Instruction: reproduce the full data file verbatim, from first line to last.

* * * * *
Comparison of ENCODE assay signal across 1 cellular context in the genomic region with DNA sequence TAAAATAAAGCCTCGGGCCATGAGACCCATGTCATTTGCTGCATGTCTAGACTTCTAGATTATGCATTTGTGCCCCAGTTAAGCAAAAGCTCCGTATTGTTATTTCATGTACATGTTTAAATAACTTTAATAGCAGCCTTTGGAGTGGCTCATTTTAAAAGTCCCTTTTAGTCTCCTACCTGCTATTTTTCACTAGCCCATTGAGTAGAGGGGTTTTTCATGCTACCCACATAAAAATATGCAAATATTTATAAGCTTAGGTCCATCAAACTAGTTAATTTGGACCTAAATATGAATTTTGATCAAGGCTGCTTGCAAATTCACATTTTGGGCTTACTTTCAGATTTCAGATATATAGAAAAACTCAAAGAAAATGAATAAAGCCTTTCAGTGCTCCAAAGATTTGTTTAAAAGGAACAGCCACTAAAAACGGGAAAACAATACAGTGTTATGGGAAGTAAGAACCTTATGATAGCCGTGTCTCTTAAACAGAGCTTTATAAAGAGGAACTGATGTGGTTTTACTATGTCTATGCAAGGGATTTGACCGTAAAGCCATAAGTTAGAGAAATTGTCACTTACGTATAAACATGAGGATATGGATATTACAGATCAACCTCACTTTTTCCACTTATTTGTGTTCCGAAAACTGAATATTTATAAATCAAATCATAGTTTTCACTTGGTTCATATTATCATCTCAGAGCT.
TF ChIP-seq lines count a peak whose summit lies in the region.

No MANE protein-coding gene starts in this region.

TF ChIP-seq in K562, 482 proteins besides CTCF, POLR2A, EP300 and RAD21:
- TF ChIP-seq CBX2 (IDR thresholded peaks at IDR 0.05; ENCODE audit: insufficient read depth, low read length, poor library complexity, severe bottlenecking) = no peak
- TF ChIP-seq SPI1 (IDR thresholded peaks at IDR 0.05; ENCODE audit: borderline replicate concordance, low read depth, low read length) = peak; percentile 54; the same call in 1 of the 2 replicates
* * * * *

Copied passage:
Comparison of ENCODE assay signal across 1 cellular context in the genomic region with DNA sequence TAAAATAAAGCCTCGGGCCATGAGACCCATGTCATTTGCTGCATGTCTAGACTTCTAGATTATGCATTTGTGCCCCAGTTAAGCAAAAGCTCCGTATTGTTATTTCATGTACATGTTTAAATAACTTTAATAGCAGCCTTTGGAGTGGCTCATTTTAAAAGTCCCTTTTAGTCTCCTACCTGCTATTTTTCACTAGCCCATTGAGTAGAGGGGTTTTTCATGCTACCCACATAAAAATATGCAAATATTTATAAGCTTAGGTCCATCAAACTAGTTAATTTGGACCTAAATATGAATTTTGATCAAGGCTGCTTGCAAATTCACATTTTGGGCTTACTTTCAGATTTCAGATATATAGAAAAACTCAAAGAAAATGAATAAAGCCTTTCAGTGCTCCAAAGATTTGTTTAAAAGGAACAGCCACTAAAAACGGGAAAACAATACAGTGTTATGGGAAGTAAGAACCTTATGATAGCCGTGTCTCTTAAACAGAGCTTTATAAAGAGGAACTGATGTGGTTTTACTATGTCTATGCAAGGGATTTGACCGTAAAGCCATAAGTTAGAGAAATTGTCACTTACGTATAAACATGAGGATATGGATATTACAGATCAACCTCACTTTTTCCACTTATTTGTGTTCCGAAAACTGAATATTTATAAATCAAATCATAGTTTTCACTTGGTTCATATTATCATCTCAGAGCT.
TF ChIP-seq lines count a peak whose summit lies in the region.

No MANE protein-coding gene starts in this region.

TF ChIP-seq in K562, 482 proteins besides CTCF, POLR2A, EP300 and RAD21:
- TF ChIP-seq CBX2 (IDR thresholded peaks at IDR 0.05; ENCODE audit: insufficient read depth, low read length, poor library complexity, severe bottlenecking) = no peak
- TF ChIP-seq SPI1 (IDR thresholded peaks at IDR 0.05; ENCODE audit: borderline replicate concordance, low read depth, low read length) = peak; percentile 54; the same call in 1 of the 2 replicates